The answer to all these questions from the perspective of Spencer seem to unfortunately be yes, and it is sad because it just further proves that Spencer has fallen further down the rabbit hole then previously thought.  Of course, Spencer can expect to be lauded, and proclaimed victorious in this encounter with Bassiouni — by members of his own website. The verbose Hugh Fitzgerald after the first exchange of emails was exultant, gesticulating in his wild praise of his bosom buddy Robert Spencer. It almost made you teary with disgust at reading the hyperbole bandied about by Fitzgerald in defense of his man. He proclaimed that Spencer is like the “Robber Baron of the Mauve Decade who proudly explained, ‘I sees my opportunities, and I took ‘em.’” Exaggeration anyone?

Fitzgerald went on to state, still in a state of intoxicated amazement and bedazzled wonderment by his hero, “Spencer’s reply to him is unanswerable. He has no answer. He must now remain silent. And if he still has some of his wits about him, he must at this point be truly mortified. For what can he say?” Well it seems there is more that Bassiouni can say and if anything, it seems now it remains for Spencer to be silent — or at least just let Fitzgerald do the talking.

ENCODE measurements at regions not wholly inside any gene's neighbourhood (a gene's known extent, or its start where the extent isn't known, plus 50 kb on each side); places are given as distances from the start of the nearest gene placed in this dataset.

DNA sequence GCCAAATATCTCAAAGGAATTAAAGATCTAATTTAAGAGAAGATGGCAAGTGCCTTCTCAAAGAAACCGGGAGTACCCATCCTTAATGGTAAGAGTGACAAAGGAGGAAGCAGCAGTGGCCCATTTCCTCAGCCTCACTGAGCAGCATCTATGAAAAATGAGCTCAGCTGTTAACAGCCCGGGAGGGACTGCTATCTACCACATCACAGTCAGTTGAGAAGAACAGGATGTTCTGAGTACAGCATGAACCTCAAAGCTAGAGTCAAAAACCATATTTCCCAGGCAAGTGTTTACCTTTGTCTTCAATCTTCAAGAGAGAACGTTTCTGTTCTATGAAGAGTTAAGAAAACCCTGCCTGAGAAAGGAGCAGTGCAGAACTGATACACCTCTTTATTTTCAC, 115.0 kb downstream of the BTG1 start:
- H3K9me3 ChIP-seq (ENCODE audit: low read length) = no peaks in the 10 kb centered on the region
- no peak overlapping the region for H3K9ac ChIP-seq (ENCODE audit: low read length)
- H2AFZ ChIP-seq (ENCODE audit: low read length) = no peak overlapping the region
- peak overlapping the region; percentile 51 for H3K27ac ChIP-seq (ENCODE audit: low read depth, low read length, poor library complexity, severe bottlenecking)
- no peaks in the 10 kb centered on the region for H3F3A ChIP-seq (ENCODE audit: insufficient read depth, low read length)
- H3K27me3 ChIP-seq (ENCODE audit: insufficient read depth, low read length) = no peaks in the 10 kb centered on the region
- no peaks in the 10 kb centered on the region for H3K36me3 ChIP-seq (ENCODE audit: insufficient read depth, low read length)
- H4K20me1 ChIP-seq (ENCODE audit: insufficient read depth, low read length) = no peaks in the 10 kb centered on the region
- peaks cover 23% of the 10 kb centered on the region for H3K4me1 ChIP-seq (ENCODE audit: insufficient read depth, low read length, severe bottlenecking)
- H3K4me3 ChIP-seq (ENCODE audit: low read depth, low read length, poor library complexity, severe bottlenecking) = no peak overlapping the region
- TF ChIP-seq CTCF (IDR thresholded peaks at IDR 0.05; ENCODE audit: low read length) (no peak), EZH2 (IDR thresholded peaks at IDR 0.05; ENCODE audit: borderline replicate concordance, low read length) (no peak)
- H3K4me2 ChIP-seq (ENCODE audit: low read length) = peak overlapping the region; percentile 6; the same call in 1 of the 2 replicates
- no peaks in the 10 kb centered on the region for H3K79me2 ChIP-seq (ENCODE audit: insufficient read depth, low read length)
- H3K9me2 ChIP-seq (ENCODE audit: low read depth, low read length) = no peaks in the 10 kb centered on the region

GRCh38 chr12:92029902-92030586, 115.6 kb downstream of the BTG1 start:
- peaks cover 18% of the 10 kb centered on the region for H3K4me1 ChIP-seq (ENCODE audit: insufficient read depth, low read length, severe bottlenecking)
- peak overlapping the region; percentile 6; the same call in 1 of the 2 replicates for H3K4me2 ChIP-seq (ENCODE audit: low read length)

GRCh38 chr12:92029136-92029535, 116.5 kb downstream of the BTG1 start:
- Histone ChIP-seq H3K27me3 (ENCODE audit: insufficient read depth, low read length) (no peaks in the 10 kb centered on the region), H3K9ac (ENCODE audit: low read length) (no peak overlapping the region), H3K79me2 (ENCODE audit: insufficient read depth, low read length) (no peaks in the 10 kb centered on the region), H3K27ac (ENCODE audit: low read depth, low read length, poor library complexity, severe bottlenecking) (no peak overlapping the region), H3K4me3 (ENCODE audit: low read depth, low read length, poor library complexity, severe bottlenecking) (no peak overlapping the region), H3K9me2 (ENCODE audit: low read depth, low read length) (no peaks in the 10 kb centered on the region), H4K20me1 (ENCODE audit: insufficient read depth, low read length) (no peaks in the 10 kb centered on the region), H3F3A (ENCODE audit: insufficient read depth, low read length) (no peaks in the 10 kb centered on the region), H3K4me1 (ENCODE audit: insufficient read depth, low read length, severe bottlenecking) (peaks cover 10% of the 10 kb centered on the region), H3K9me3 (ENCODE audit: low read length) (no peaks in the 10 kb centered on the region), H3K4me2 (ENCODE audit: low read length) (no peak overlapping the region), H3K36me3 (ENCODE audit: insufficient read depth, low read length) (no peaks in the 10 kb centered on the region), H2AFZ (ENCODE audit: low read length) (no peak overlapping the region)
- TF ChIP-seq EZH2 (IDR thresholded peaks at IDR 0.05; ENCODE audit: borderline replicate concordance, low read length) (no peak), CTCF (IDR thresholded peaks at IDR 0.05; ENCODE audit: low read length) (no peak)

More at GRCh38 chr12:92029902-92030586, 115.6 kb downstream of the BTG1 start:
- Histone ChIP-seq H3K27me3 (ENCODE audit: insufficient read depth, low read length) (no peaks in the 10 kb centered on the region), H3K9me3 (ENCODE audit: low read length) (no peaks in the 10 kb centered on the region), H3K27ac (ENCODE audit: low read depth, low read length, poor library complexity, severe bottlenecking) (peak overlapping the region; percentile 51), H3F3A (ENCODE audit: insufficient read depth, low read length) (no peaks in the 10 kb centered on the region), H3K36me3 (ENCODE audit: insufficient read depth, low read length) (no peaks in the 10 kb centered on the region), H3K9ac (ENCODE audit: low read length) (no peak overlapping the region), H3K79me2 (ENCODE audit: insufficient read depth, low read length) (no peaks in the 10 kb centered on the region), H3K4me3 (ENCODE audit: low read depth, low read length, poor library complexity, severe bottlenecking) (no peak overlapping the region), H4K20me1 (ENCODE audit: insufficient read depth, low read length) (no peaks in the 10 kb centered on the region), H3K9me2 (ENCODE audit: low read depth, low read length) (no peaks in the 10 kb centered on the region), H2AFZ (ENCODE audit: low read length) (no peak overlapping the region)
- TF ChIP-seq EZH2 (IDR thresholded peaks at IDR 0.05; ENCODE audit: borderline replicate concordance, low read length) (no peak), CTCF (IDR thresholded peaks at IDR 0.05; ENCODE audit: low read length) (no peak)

Dear Mr. Spencer,

Thank you for your email of 8/13/09 in response to mine. You had asked for permission to print my letter, but you went ahead and did it without my permission so, obviously, you are no longer seeking my permission.

After looking at your website, I was quite surprised to see how much hate, venom and misunderstanding you are fostering. Through my 45-year career in International Criminal Law and Human Rights I have regrettably, all too often, seen the harmful consequences of what you manage to engender. Goebbels and others in Nazi Germany brought about anti-Semitism and the Holocaust, the war in the former Yugoslavia (1991-95) had many religious undertones between Serb-Orthodox and Catholic-Croats, whose religious animosity producing violence goes back to 1915, and then, we have Christian-Catholic Hutus killing between 500,000 and 800,000 of their co-religionist Tutsis in Rwanda. It all started the same way, and all too few people spoke up against it. Having investigated war crimes in the former Yugoslavia for the United Nations, monitored human rights in Afghanistan also for the U.N., and done work in Iraq, funded by the U.S. government, I can tell you in all three arenas of conflict how pernicious religious hatred and misunderstanding is. That is why I speak up against your hate-mongering.

I don’t know if this communication will have any moderating effects on your anti-Islam and Anti-Muslim stances. Usually persons who have extremist views are beyond the reach of reason, good sense, and good faith. They are too imbued with their own self-righteous views and are all too often blinded by their hatred or animosity towards others to act in ways that most people consider reasonable and decent.